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to be incensed by dd1s questions about Emmeline Pankhurst, and to think i must be going wrong somewhere?!

(42 Posts)
MrDobalina Tue 25-Sep-12 20:47:26

7 yo dd1 is doing homework on 'heros'. She has to interview me about my hero and write about it

I got very excited about imparting information about Emmeline Pankhurst and Suffrage

DD1 looking not so excited, in fact positively disinterested; kept saying she just needed short sentences to answer her questions hmm

she asked when she was born-'1858 in Manchester' I replied

dd1- 'MANCHESTER? MANCHESTER?! do you know what mum?! if she was alive NOW, she could go to the X Factor auditions couldn't she?!?!'
sad hmm shock hmm shock sad


MrsTerrysChocolateOrange Tue 25-Sep-12 20:50:11

Mrs Pankhurst made sure that your DD gets to make the completely inane choices she makes. She has the vote, well will when she is old enough, so can think about x Factor not hunger strikes <clutches at straws>

picnicbasketcase Tue 25-Sep-12 20:51:08

The xfactor involves voting doesn't it? Some kind of connection there confused

Fecklessdizzy Tue 25-Sep-12 20:51:44

Blimey ... Pankhurst V Cowell [ boggle emoticon ] I know who I'd be rooting for ... Maybe she could shove him under a horse grin

CajaDeLaMemoria Tue 25-Sep-12 20:51:59

Aww, bless.

It saddens me a bit that we were never taught about the Suffrage. Or Emmeline Pankhurst. A few of us stayed behind to talk to our history teacher about it, who was a lovely man, but it isn't in the curriculum.

IvorHughJanus Tue 25-Sep-12 20:51:59

Yy, tell her that if it weren't for Mrs Pankhurst only men would be able to vote on the x factor grin

MrDobalina Tue 25-Sep-12 20:52:46

i like your thinking ladies!! grin

i will impart that information to dd1, -when i have stopped being all disappointed in her--

MrDobalina Tue 25-Sep-12 20:54:28

ISNT it in the curriculum casa?!

that is an outrage!

MrDobalina Tue 25-Sep-12 20:54:58

caja not casa sorry

MrDobalina Tue 25-Sep-12 20:57:45

i told her about voting on the x factor-and the relevance of Ms Pankhurst...there was a momentary pause,and a glimmer of registration and connection hmm

How can she not be interested? what is not exciting about setting fire to stuff and smashing stuff and getting arrested and going on hunger strike??

Schrodingershamster Tue 25-Sep-12 20:57:50

We talked about it when i was at school. Which was only a few years ago.

NiniLegsInTheAir Tue 25-Sep-12 20:59:59

My DD has Emmeline in her name, so she'll never be able to forget grin

diddl Tue 25-Sep-12 21:00:01

How does a 7yr old even know about X Factor?

MrsTerrysChocolateOrange Tue 25-Sep-12 21:01:30

Have you shown her any pictures? Try making it real. I know someone compared foie gras force-feeding and what they did to the Suffragettes to me when I was very young. I have never forgotten that or eaten foie gras again.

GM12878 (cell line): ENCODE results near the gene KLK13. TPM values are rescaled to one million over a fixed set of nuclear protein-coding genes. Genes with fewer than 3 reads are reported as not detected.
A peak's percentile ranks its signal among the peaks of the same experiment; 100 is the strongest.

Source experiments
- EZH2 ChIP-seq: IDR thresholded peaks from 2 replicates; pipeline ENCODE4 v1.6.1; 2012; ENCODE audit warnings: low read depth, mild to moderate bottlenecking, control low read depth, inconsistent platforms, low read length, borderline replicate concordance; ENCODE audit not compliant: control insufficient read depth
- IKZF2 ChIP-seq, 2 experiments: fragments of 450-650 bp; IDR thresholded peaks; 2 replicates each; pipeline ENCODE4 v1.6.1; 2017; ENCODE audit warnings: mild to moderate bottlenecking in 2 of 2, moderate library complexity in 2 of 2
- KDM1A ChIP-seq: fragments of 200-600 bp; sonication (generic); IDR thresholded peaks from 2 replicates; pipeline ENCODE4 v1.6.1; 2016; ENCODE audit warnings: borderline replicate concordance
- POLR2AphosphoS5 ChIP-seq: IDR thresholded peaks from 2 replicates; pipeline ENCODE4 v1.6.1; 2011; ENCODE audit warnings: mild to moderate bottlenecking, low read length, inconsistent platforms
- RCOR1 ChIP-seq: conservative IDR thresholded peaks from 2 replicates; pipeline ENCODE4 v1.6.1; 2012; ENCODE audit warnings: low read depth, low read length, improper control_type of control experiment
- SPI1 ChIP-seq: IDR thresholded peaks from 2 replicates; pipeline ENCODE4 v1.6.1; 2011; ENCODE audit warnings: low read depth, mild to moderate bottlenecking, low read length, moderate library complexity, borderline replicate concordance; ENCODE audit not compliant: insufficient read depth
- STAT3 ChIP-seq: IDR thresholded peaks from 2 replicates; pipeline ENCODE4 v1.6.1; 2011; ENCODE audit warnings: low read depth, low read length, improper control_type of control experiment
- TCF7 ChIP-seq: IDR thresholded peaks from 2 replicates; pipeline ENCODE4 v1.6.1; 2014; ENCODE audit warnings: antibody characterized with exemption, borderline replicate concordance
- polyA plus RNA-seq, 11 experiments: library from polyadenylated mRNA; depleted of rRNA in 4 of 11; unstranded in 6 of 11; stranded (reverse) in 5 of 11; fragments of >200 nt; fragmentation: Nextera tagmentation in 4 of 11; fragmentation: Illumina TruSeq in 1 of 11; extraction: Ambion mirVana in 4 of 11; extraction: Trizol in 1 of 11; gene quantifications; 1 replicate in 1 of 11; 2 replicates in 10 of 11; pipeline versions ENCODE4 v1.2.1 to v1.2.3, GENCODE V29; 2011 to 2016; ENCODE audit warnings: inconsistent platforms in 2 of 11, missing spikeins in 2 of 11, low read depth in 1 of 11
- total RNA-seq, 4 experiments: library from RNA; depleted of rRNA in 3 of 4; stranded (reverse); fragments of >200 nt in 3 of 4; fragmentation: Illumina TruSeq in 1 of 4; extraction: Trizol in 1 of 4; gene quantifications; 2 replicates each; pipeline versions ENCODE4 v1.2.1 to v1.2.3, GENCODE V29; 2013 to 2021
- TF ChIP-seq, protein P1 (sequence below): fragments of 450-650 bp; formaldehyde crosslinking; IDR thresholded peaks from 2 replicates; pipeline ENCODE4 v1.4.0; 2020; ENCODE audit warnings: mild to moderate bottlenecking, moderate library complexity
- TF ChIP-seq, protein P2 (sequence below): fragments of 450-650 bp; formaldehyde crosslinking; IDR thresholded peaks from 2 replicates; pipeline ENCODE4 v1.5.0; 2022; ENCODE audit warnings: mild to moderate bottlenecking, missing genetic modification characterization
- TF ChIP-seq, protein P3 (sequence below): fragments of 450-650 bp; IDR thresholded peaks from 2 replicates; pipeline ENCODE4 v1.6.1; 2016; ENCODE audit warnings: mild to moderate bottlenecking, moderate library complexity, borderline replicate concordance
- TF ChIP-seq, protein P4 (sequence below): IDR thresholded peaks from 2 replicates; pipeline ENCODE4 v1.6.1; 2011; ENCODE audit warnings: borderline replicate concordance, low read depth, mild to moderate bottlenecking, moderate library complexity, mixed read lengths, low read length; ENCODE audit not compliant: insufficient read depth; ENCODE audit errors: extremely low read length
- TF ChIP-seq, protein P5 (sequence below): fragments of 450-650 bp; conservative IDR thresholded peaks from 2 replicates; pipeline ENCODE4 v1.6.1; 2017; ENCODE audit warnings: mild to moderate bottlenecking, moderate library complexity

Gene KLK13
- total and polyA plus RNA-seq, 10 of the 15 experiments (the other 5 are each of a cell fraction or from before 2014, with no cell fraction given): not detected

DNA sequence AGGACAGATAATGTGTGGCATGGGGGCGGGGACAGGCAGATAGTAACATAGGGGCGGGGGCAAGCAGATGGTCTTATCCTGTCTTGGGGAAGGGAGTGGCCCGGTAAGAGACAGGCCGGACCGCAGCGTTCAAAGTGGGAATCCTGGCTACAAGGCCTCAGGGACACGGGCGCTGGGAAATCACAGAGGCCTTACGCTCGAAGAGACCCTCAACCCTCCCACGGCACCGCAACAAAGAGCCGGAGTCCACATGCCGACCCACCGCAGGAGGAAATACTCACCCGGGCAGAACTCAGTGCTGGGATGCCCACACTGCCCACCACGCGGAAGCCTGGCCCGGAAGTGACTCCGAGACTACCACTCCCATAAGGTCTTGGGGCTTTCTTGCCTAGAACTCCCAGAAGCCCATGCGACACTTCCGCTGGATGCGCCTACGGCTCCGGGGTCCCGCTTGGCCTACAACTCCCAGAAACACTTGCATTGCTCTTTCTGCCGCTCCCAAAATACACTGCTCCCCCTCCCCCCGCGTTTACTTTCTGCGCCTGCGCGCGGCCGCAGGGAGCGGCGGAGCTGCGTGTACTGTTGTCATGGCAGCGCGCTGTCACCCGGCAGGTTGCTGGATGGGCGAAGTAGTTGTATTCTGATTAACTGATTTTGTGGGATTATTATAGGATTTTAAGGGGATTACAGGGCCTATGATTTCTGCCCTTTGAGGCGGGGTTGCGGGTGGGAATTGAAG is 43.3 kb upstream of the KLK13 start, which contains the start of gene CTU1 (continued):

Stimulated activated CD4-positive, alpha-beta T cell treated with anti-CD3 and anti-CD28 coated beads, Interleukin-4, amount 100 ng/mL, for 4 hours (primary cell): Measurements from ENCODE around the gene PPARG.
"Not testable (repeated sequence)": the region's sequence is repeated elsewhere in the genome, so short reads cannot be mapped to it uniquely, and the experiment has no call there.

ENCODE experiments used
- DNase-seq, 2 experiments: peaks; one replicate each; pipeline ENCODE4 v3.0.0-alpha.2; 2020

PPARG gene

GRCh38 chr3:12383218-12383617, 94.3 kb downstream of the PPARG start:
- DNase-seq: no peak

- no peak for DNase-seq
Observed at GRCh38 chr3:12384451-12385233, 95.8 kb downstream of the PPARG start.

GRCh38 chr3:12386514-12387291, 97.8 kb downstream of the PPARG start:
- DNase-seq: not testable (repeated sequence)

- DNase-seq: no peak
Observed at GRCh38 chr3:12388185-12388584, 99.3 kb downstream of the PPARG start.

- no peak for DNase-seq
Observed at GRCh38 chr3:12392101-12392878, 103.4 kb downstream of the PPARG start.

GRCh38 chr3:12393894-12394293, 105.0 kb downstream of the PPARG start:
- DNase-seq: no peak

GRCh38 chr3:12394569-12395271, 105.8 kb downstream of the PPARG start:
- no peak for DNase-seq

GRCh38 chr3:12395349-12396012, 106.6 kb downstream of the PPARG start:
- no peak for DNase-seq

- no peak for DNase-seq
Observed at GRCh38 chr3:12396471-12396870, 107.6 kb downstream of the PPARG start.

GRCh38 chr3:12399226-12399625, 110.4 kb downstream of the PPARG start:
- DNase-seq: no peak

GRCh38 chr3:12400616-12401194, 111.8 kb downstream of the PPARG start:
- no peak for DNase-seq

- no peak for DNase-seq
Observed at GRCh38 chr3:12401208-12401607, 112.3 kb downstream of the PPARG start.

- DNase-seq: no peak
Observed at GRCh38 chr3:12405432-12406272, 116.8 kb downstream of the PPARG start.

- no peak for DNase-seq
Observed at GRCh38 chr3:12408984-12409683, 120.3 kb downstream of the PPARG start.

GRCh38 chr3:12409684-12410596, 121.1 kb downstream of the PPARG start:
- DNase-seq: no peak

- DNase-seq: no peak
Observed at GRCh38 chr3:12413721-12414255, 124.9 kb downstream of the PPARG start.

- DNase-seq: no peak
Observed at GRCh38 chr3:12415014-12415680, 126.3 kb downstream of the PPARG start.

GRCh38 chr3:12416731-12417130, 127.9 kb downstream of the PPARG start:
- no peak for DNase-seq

MrsTerrysChocolateOrange Tue 25-Sep-12 21:01:57

Me too, Nini but I didn't want to out myself.

whathasthecatdonenow Tue 25-Sep-12 21:02:06

I spent today debating whether the Suffragettes helped or hindered the women's suffrage movement with Year 9s.

Mrs Garrett-Fawcett won out over Mrs Pankhurst in the end according to 9Y1.

vj32 Tue 25-Sep-12 21:03:57

Emmeline Pankhurst is a rubbish hero, she only cared about middle class wealthy women like herself getting the vote and disowned her daughter for working with the 'lower classes' and having a child out of wedlock. Then there is the whole argument that the suffragettes probably delayed women getting the vote rather than speeding it up, and women wouldn't have got the vote when they did if the opportunity hadn't presented itself because they had to give all men the vote to avoid civil unrest post WW1, so the suffragettes didn't help at all.

What about some others:
Margaret Haig continued campaigning for equality until she died (don't forget women didn't get the vote on the same terms as men until 1928, and even then were still hugely disadvantaged in law), she didn't just give up like EP. She also ran a newspaper and a lots of businesses including a mining company in Wales at a time when it was completely unacceptable for women to do those jobs. And her autobiography is really funny, which wins her points for me.

Or Emmeline Pethick Lawrence. Amazing woman, and her husband.

Both much more interesting than Emmeline Pankhurst but largely forgotten from history.

ivykaty44 Tue 25-Sep-12 21:04:13

O my

seeker Tue 25-Sep-12 21:04:42

"I am constantly outraged that my dd's outstanding school, from which she has just got an A* for History didn't do any women's history at all. And it is an all girl's school, founded in 1881

GnocchiGnocchiWhosThere Tue 25-Sep-12 21:05:22

Message withdrawn at poster's request.

NiniLegsInTheAir Tue 25-Sep-12 21:05:40

Whoops, maybe I just did Terry! Who cares, it's a great name

MrDobalina Tue 25-Sep-12 21:05:45

i enjoy a bit of militancy whatsthecatdone!
Its Emmeline all the way for me grin

whathasthecatdonenow Tue 25-Sep-12 21:06:13

vj32, that was the substance of today's debate in class.

MrDobalina Tue 25-Sep-12 21:07:55

<OPs DD is dyslexic and a missing 'e' is the least of her problems>

vj32 Tue 25-Sep-12 21:08:33

Yes, (temporarily hopefully) ex history teacher here, its my favourite topic!

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